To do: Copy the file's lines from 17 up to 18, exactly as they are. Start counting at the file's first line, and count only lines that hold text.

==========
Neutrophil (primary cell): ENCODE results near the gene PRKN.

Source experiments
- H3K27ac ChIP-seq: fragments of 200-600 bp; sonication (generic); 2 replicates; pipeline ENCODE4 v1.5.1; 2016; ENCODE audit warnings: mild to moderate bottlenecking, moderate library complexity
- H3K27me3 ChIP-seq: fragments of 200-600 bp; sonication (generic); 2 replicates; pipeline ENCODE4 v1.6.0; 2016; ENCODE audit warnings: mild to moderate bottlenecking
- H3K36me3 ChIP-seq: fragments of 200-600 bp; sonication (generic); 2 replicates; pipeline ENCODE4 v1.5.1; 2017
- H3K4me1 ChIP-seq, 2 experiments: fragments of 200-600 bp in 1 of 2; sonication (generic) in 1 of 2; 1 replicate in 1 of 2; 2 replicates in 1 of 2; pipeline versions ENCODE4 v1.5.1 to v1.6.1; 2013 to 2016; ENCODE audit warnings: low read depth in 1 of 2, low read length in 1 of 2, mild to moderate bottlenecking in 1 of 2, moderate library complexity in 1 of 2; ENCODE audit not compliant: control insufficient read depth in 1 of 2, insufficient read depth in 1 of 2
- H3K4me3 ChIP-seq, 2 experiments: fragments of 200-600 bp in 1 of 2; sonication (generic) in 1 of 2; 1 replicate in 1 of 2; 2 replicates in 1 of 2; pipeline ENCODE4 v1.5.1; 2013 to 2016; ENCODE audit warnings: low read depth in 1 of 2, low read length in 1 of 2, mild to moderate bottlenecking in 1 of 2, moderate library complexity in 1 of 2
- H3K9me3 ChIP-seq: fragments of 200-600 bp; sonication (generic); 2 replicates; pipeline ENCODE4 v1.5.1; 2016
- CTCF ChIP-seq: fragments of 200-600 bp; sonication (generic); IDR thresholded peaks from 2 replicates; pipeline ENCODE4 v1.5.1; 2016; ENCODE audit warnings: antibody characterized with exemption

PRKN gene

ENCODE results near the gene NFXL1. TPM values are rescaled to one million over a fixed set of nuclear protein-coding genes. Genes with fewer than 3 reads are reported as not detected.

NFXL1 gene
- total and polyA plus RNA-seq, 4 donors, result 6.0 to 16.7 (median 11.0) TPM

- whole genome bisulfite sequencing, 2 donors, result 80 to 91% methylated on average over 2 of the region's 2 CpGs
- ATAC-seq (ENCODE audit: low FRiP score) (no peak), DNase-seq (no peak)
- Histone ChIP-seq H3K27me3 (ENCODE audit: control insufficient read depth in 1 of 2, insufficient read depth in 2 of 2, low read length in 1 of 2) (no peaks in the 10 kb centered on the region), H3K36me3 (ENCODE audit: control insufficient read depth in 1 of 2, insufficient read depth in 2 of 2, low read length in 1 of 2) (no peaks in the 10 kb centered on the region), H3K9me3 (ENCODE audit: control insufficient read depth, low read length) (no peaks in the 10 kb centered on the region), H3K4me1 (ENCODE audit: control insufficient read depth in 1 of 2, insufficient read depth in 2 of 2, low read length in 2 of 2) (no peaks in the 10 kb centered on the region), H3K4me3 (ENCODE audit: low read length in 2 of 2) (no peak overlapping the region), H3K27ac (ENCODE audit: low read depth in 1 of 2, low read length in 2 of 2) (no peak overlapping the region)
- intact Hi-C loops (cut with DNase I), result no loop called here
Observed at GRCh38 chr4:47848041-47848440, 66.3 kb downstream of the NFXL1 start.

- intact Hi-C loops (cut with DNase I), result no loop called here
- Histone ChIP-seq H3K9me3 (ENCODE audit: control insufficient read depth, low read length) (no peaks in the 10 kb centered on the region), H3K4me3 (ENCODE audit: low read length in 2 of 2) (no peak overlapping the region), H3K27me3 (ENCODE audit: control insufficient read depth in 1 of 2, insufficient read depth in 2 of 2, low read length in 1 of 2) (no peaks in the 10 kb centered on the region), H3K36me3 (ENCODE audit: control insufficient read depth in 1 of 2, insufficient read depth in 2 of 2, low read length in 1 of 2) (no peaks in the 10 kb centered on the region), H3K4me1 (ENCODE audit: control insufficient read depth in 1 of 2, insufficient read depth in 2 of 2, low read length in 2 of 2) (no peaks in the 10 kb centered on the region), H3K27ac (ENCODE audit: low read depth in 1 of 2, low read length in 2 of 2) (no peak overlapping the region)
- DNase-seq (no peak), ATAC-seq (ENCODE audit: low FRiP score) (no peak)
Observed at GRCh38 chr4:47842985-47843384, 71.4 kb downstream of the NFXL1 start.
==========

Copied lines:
- intact Hi-C loops (cut with DNase I), result no loop called here
Observed at GRCh38 chr4:47848041-47848440, 66.3 kb downstream of the NFXL1 start.